Short for Domain Name System or Domain Name Service, a DNS is an Internet or network server that helps to point domain names or hostnames to their associated Internet Protocol address and was introduced by Paul Mockapetris and Jon Postel in 1983. Without a DNS to resolve a domain name or the proper rights, users would have to know the IP address of each of the web pages or computers you wanted to access.
Tip: DNS uses port 53.
How does it work?
When a user wants to visit Computer Hope, they can type "https://www.computerhope.com" into the address bar of their browser. Once that domain name has been entered, it is looked up on a Domain Name System where it is translated into an IP address that is more easily interpreted by a computer (e.g., 18.104.22.168). Using that IP address, your computer can then locate the Computer Hope web page and forward that information to your browser. Below is a visual example of how DNS works.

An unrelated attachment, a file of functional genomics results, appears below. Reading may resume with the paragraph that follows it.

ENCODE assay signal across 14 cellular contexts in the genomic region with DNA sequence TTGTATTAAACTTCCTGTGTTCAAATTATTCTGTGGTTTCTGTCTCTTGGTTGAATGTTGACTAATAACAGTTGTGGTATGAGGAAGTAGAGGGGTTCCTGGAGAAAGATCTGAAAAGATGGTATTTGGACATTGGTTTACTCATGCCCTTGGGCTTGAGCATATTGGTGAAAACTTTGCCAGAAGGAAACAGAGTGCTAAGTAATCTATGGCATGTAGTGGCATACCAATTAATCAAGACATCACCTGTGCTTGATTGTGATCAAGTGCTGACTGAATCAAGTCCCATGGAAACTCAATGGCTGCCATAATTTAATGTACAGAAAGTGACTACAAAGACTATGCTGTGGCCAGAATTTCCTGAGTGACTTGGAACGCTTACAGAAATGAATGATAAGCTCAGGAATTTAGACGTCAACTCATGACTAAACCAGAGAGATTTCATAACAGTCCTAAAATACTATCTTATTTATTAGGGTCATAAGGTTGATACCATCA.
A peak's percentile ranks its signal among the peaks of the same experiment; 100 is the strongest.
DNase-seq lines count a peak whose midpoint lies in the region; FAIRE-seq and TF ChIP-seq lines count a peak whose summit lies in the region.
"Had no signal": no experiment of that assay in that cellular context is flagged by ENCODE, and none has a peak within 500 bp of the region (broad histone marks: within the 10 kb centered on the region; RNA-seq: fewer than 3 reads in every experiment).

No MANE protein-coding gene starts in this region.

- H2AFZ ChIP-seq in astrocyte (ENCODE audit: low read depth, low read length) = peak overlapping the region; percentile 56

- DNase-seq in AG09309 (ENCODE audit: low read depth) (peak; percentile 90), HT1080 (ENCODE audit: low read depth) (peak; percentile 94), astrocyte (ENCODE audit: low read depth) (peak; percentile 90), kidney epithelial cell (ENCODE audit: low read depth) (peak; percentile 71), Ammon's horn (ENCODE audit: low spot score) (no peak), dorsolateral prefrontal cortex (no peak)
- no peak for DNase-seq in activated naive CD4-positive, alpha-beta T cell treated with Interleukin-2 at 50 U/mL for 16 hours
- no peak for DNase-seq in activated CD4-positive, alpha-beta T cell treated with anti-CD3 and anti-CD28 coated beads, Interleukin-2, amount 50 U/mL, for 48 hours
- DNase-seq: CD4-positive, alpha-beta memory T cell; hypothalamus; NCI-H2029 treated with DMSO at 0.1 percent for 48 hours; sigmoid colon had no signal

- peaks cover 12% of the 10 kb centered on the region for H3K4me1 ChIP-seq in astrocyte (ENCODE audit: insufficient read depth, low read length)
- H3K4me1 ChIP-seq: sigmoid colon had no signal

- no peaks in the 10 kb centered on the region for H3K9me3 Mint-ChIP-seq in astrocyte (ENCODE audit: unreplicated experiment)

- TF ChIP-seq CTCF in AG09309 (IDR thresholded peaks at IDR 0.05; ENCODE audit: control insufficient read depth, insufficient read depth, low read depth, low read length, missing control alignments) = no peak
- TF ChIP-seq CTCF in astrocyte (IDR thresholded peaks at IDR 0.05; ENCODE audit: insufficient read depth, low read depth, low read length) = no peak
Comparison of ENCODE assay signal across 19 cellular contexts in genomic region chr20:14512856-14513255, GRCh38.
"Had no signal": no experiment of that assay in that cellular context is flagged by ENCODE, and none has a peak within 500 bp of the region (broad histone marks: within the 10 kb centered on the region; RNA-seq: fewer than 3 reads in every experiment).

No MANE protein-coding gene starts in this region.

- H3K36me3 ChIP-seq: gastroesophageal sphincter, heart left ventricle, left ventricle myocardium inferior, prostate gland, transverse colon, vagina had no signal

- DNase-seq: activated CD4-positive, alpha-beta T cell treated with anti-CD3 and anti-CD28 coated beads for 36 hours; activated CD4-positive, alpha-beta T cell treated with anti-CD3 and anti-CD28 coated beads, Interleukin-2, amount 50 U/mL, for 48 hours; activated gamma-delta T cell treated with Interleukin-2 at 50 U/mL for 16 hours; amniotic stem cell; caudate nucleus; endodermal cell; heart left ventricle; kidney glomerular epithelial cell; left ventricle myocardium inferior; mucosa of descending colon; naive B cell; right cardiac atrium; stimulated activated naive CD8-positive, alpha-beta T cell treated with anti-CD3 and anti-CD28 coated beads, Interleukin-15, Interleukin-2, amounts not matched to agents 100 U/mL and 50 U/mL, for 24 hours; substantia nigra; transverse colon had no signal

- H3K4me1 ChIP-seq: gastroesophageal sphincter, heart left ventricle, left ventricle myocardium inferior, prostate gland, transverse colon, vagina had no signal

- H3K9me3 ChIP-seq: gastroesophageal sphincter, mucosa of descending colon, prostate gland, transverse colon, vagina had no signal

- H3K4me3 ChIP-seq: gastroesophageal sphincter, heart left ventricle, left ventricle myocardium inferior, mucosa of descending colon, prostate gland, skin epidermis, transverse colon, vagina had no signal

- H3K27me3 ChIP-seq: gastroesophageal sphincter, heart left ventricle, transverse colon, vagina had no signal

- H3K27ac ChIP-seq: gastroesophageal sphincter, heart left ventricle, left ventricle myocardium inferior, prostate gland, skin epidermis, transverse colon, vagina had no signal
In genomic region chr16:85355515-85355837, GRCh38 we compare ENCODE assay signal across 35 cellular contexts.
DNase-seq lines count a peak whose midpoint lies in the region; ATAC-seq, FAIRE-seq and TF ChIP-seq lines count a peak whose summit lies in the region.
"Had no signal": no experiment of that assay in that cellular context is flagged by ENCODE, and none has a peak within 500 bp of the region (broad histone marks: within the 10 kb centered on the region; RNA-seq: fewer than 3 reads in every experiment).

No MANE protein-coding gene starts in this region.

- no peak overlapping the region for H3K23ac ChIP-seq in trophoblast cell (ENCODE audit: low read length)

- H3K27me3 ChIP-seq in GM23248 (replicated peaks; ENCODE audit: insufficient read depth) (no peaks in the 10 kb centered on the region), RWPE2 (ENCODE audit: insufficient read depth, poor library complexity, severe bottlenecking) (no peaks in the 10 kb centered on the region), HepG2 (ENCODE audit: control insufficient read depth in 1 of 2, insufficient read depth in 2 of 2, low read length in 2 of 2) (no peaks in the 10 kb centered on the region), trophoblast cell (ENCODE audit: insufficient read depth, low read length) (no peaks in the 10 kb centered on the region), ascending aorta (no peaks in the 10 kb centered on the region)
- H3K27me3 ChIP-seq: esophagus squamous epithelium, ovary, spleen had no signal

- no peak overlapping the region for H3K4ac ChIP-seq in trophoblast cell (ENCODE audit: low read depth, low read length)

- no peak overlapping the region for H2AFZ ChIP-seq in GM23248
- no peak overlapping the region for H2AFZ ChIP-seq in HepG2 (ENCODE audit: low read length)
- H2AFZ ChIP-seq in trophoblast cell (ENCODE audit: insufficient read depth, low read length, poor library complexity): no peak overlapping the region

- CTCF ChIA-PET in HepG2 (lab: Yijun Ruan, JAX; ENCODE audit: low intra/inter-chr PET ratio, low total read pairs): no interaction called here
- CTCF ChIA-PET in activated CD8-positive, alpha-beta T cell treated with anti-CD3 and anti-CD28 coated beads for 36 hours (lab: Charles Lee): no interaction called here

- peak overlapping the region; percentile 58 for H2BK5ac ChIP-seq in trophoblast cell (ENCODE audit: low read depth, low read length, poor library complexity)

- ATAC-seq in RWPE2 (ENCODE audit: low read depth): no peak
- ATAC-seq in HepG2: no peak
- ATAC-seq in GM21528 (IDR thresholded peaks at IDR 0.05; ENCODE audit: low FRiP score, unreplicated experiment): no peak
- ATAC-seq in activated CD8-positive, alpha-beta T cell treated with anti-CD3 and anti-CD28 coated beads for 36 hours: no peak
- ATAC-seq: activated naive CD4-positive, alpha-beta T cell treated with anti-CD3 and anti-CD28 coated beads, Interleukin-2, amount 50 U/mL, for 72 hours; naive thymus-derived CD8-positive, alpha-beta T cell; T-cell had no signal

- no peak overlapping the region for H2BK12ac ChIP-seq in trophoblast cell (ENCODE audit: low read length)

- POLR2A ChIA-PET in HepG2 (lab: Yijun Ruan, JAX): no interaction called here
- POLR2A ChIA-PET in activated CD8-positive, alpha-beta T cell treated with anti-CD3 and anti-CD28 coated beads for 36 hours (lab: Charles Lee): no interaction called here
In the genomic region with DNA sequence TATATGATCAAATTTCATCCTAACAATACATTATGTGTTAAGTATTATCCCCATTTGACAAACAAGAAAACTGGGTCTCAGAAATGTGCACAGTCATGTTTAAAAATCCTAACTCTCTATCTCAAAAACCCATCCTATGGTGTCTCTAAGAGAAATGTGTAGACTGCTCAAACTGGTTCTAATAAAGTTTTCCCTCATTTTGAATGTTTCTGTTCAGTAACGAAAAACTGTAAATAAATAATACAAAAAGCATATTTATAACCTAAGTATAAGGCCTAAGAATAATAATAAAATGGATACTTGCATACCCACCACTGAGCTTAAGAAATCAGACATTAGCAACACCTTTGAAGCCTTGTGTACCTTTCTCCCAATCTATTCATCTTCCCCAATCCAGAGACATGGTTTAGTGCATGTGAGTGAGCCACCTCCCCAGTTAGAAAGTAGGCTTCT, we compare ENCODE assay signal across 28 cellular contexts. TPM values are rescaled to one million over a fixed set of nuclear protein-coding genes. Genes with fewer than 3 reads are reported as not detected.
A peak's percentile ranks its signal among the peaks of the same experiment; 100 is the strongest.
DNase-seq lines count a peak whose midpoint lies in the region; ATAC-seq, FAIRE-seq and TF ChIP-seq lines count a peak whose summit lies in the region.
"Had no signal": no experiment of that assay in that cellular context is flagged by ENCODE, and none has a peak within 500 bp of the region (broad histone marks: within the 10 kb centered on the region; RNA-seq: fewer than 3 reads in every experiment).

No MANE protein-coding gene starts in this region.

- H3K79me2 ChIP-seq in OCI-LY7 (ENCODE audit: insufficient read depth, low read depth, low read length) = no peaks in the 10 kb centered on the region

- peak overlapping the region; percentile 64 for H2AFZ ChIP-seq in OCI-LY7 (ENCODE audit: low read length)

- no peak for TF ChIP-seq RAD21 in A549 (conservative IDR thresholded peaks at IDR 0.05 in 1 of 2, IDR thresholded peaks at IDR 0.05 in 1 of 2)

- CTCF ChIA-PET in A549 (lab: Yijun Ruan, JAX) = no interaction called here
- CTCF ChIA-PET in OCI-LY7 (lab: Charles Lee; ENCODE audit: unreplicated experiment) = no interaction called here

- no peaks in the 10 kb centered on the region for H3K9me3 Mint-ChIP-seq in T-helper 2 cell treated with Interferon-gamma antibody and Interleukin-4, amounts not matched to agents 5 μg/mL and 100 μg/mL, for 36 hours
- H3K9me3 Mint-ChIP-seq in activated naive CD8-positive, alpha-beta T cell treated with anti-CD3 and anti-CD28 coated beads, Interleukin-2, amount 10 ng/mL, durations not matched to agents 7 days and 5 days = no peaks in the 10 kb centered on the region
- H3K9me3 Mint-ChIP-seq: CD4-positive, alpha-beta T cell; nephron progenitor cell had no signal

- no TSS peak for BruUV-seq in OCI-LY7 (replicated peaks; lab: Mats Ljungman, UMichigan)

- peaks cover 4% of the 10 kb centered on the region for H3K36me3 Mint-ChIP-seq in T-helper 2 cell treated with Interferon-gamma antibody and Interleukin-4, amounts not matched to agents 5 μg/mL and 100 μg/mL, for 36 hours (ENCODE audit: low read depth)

As seen above, not every DNS stores every address on the Internet. If a domain name is not found, the server may query other domain servers to obtain its address.
What is the hierarchical structure of DNS
There are millions of websites available on the Internet to make finding an address the domain naming is broken into a hierarchical structure. Below is how DNS is structured on the Internet and an example of three different addresses.
In the above example, all websites are broken into regional sections based on the top level domain (TLD). In the example of http://support.computerhope.com it has a ".com" TLD, with "computerhope" as its second level domain that is local to the .com TLD, and "support" as its subdomain, which is determined by its server.